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Writer-director Baz Luhrmann wastes no time getting to the flamboyant and cinematic razzle-dazzle of "Moulin Rouge," a spectacular near-opera that breathes 21st Century life into the movie musical by invoking the wildest cultural spirits from the dawn of the 20th Century.
In the film's opening sequence Luhrmann pushes into the frame of a scratchy, grainy silent film image of Paris, circa 1900. We're swept over sepia-toned rooftops and down into the deteriorated hotel room of the broken-hearted hero, a once-idealistic young writer named Christian (Ewan McGregor) who sits at a typewriter about to pour out the tale of his doomed love for a beautiful courtesan who had been the star of the floor show at the infamous Moulin Rouge cabaret.
When Christian's flashback to happier days begins, Luhrmann reverses out of this antiquey image of Paris until he reaches the same starting vantage point. Suddenly bright, rich color bleeds into the frame and the camera zooms forward once again, into a now effervescent, vital and fantastical City of Lights in all its bohemian splendor.
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Adapted from a comic book chock full of literary allusions but summer-movie-ized for the Cliff's Notes set, "The League of Extraordinary Gentlemen" is predictably packed with flash and completely devoid of life.
A turn-of-the-20th-century action flick that tries to evoke an antediluvian "Batman"-ish atmosphere with dark, overzealous production design, this convoluted dud stars Sean Connery as famous fictional British explorer-adventurer Allan Quartermain, who is persuaded to recruit a cadre of period legends to help bring down a terrorist organization bent on starting a world war.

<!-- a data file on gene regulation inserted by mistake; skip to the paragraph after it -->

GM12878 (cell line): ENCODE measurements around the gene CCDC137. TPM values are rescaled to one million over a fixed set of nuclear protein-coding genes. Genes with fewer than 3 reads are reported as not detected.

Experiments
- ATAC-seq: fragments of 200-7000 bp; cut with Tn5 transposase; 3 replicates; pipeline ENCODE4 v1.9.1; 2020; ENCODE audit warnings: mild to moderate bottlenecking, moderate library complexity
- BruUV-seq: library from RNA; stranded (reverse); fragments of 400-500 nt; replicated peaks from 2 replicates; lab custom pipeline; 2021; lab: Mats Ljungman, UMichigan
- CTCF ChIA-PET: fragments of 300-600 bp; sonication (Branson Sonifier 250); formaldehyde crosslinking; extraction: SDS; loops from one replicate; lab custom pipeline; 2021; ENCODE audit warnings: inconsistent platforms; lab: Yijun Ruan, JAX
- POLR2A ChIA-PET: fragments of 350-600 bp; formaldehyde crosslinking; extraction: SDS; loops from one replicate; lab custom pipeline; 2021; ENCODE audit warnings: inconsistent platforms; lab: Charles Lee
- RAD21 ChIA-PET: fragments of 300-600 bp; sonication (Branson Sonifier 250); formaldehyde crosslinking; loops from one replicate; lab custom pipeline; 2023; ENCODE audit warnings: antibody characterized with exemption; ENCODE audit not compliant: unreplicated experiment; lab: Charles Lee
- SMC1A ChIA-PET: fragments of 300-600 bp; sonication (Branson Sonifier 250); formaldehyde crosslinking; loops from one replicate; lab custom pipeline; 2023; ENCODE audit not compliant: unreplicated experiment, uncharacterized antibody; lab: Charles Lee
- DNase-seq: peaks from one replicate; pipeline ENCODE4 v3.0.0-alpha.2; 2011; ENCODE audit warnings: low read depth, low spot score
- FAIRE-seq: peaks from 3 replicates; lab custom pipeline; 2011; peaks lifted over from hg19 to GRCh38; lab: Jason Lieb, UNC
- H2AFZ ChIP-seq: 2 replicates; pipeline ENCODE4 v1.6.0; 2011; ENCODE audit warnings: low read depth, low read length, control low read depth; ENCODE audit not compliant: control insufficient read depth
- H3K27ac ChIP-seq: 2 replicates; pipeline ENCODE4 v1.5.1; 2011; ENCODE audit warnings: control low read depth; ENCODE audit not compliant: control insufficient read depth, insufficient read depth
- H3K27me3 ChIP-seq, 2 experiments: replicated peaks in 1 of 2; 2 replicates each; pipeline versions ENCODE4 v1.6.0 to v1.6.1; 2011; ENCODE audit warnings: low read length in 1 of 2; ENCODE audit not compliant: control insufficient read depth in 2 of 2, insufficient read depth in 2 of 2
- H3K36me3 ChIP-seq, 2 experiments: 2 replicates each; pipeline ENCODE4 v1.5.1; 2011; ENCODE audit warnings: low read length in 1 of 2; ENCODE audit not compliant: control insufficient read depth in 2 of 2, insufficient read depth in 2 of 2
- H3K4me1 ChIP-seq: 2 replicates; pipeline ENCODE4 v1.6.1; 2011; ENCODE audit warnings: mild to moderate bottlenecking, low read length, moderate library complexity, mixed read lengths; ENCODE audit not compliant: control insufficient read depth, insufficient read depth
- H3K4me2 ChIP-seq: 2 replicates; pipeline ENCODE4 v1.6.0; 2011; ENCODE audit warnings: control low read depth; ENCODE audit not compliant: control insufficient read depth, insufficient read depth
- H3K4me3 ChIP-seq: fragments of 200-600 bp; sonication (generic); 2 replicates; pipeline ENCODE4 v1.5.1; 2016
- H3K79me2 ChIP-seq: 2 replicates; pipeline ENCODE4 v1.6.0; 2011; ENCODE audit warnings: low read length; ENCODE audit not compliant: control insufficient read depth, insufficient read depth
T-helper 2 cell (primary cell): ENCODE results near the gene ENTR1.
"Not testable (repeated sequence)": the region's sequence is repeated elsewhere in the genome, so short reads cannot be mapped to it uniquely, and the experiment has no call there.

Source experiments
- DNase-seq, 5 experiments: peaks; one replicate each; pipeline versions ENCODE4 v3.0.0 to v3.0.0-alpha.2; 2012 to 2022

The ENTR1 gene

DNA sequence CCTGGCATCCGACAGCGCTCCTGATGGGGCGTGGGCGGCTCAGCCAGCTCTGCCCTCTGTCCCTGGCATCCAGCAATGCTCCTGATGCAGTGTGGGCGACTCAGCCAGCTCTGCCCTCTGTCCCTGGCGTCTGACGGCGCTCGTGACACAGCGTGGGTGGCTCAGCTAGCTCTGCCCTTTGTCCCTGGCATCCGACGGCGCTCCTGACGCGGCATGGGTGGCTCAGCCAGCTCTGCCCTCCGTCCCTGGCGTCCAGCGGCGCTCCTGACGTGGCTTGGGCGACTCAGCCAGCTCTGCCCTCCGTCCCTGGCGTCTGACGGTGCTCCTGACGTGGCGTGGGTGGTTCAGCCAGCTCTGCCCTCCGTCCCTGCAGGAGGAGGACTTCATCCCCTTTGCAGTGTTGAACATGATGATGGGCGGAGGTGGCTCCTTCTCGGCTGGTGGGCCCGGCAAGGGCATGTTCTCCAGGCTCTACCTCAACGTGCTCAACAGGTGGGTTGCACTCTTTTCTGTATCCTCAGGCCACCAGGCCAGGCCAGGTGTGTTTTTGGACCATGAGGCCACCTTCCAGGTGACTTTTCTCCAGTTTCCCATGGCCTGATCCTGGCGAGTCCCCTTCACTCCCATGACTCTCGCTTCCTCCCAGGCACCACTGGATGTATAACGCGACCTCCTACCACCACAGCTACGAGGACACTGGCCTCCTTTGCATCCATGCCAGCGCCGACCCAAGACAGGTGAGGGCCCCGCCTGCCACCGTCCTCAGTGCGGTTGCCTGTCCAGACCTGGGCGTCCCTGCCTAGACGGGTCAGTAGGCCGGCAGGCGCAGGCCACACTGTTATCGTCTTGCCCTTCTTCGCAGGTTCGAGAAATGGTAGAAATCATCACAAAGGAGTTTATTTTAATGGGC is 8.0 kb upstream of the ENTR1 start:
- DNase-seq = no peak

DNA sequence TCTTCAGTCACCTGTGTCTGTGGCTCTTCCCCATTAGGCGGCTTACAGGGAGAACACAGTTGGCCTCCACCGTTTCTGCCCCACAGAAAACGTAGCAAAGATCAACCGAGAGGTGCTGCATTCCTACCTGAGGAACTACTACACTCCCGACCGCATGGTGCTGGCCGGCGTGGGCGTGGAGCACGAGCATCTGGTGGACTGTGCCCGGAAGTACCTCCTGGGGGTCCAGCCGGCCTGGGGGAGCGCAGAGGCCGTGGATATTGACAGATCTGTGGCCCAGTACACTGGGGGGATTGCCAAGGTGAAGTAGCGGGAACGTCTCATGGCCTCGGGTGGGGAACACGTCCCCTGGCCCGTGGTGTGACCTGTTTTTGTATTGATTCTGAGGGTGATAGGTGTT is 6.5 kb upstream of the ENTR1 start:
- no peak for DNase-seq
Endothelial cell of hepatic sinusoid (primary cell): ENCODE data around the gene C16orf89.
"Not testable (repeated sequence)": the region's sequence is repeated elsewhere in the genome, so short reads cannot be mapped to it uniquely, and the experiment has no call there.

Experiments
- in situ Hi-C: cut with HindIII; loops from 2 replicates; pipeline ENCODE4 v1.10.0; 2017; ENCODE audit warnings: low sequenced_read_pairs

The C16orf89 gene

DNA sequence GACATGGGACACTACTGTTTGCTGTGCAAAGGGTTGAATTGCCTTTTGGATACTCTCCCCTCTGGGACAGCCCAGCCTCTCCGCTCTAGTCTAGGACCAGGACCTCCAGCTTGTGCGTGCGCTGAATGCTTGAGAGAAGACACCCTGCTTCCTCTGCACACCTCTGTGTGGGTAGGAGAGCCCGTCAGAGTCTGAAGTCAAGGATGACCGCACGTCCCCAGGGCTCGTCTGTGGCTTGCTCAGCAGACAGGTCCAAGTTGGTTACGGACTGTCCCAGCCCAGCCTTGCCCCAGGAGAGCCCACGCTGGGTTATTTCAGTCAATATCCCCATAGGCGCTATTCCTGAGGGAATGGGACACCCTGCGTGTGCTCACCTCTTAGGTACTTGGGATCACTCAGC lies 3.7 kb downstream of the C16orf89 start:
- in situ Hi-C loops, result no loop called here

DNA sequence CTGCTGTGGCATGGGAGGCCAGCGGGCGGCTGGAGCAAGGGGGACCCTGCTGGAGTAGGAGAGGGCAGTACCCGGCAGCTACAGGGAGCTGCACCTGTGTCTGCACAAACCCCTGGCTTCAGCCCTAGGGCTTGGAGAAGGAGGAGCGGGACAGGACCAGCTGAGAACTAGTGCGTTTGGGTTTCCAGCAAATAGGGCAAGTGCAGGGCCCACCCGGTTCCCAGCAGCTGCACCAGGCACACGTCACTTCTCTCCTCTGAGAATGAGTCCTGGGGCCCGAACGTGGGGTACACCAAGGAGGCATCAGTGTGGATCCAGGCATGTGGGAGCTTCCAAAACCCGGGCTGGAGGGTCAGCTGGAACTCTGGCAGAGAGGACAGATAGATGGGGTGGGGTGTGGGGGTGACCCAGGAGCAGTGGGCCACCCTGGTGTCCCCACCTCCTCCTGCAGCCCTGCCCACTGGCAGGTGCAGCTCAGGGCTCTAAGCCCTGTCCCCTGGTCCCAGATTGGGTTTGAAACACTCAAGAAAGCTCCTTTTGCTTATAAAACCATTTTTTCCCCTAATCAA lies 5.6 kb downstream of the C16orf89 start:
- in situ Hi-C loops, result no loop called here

The team consists of Jules Verne's submariner Captain Nemo (Naseeruddin Shah), H.G. Wells' Invisible Man (Tony Curran), Dr. Jekyll and Mr. Hyde (Jason Flemyng), "Dracula" vampiress Mina Harker (Peta Wilson), Oscar Wilde's portrait-dependent immortal Dorian Gray (Stuart Townsend) and a yee-haw Secret Service agent named Tom Sawyer (Shane West) -- yes, that Tom Sawyer -- who was shoe-horned into the script to Americanize the story for U.S. audiences.
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The epitome of everything that's wrong with $150 million B-movies, "Van Helsing" is an inane, soulless, 19th century vampire-hunting action flick of computer-F/X overkill and ham-fisted actors chewing on stale catch-phrase dialogue (when dialogue is even allowed) as if it's a mouthful of bubblegum with the flavor long gone.
Despite being inspired (if you can even call it that) by a character in "Dracula" and lifting a slew of monsters from other classic horror tales too, the picture has little story to speak of -- just a few minutes about Bram Stoker's bloodsucking Count using the electrifying re-animation technique of Mary Shelley's Dr. Frankenstein to zap life into thousands of his gestating offspring that hang in slimy pods all over his castle lair.
So since writer-director Stephen Sommers (who clearly blew all his talent on "The Mummy" -- as anyone who's seen "The Mummy Returns" can attest) couldn't be bothered with anything more than Cliffs-Notes plot and character development, I'm going to respond in kind -- not bothering with a structured review and instead simply listing examples of the twaddle and tripe that pass for script and storytelling in this laughable example of Hollywood's numbing, style-without-substance approach to summer movies.